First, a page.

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Career Development

Clinical & Research Mentorship

All first-year (PGY-2) neurology residents are paired with a faculty neurologist who serves as their clinical mentor. The clinical mentorship program enables residents to establish regular and long-term contact with a faculty adviser who is available to review clinical skills, provide opportunities to see patients in the office or simply offer encouragement and support during the early months of residency. The mentorship program is paired with a formal business of medicine curriculum, providing opportunities for mentor-mentee pairs to discuss practical aspects of careers in medicine post-residency.

The research mentorship program is a more formal arrangement between the residency program and the department that begins during the second year of neurology training. PGY-3 and PGY-4 residents planning to conduct a research project work closely with faculty research mentors who supervise and guide the residents through the research project. The goal of the program is to provide residents with training and experience in clinical research. All residents complete either a research project or a QI project by the end of residency and present their findings to the department during Ground Rounds in May to June during the final year of training. Residents are further encouraged to submit their final projects for presentation at national meetings and for publication.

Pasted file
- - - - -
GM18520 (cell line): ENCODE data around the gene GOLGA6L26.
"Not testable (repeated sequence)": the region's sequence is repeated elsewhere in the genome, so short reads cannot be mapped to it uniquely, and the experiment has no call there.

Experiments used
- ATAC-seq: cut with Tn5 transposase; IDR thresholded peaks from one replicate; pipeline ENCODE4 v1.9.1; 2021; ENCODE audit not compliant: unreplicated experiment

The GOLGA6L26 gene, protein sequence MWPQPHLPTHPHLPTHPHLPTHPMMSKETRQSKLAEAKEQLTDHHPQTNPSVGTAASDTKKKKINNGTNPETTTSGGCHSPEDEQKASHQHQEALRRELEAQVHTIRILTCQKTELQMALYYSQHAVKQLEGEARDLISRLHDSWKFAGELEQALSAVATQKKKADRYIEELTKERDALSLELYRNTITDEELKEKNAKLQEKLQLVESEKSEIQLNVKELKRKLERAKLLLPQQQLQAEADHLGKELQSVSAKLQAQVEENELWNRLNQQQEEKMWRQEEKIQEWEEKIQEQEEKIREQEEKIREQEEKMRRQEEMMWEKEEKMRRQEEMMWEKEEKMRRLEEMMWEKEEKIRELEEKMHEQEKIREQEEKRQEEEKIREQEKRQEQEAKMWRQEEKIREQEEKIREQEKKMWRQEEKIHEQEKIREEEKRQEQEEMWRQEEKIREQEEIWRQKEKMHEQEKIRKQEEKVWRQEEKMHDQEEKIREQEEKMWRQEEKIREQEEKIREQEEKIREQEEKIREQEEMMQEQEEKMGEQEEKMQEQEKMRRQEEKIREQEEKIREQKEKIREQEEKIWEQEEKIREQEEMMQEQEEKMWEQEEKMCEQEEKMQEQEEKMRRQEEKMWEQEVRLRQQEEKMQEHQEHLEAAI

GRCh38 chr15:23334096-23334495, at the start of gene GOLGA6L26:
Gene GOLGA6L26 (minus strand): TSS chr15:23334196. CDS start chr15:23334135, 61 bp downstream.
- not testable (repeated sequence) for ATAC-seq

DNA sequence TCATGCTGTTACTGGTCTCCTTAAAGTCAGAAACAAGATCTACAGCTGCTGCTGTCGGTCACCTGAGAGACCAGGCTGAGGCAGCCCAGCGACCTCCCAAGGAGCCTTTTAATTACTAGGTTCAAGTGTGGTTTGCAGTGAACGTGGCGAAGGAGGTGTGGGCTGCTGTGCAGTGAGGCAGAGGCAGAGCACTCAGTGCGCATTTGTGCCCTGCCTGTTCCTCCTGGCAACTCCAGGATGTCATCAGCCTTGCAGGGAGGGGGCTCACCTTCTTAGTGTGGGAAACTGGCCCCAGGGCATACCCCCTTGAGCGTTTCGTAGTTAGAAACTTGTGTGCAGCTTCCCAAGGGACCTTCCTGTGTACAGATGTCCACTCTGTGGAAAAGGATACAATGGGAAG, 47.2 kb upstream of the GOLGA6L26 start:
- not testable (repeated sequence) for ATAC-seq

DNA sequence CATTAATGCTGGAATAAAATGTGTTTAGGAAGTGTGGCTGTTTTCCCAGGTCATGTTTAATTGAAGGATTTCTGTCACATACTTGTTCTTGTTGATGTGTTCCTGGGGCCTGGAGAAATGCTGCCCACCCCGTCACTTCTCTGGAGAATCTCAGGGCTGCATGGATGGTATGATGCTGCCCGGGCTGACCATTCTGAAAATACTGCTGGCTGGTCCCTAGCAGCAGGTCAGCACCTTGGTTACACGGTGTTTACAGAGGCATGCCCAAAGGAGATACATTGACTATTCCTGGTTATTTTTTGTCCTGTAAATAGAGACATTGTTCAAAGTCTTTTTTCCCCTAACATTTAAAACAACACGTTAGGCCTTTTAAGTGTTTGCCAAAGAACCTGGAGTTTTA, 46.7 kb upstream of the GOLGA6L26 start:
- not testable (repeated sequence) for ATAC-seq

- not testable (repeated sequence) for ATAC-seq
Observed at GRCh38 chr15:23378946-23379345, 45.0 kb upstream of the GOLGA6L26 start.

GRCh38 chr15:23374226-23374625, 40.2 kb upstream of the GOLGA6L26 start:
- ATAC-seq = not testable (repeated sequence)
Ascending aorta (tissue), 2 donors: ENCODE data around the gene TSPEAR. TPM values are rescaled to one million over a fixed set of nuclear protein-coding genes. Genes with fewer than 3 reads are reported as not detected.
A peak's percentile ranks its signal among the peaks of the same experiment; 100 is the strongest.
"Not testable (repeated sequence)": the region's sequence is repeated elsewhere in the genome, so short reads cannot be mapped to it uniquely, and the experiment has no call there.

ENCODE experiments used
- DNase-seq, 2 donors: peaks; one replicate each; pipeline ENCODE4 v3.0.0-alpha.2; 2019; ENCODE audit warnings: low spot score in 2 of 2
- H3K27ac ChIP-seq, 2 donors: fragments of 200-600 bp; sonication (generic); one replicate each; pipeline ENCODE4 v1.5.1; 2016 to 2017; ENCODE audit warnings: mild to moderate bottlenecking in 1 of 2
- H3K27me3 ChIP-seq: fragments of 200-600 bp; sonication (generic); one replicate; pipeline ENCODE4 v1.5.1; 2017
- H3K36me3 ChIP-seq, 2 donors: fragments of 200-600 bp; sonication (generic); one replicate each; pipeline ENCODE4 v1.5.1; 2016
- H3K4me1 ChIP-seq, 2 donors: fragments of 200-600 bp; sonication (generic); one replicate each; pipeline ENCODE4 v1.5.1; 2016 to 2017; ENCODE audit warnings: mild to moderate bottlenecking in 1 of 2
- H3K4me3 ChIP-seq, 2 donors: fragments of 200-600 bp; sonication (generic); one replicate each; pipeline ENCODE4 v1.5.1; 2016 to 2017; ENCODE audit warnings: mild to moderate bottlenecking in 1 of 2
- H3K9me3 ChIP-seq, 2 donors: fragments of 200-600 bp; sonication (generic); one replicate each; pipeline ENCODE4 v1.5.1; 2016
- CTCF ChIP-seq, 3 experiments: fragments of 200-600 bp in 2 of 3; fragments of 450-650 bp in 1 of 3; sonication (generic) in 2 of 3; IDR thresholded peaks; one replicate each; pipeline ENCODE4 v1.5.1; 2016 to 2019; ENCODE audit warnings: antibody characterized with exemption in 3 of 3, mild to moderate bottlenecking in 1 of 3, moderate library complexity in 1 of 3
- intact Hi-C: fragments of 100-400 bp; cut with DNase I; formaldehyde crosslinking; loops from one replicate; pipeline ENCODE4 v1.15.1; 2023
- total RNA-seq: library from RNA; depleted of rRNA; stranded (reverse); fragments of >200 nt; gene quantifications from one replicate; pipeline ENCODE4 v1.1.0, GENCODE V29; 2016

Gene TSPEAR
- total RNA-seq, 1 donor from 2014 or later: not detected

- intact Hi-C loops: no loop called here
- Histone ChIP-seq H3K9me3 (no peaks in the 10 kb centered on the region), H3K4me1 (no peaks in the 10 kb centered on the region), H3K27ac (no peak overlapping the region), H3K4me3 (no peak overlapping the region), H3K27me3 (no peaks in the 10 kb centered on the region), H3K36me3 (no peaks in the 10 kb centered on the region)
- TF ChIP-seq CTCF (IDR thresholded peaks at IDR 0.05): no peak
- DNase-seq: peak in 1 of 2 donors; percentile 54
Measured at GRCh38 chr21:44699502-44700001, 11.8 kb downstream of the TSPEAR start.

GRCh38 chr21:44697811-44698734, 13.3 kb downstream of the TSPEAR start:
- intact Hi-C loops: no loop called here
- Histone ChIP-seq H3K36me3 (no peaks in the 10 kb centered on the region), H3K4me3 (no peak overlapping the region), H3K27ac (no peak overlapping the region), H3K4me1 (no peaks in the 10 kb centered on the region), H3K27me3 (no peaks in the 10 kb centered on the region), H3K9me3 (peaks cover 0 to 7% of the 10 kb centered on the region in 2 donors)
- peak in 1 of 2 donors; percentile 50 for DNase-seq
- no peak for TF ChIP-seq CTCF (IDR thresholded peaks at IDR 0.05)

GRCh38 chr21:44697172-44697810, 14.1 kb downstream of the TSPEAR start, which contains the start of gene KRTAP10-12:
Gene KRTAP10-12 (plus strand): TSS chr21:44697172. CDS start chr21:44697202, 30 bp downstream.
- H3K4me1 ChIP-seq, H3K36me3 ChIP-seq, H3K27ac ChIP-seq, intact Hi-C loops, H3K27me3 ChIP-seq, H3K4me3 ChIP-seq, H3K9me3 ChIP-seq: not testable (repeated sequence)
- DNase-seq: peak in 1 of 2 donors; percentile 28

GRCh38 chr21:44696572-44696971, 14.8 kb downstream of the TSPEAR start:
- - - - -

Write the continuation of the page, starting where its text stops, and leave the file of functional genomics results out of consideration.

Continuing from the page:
Research Programs

Zambia Global Neurology Rotation

The neurology resident Zambia elective at Northwestern University was established by Igor Koralnik, MD, Professor of Neurology and division chief of Neuro-Infectious Disease and Global Neurology. Each year, up to two neurology residents receive a stipend to travel to Lusaka, Zambia, for a one-month elective. During this elective, they are fully integrated into the Zambian health system, see inpatient neurology consults, work in outpatient clinics, help in teaching Zambian neurology residents and medical students, and participate in research under the direct supervision of Drs. Omar Siddiqi of Harvard University and Deanna Saylor of Johns Hopkins at The University Teaching Hospital (UTH).

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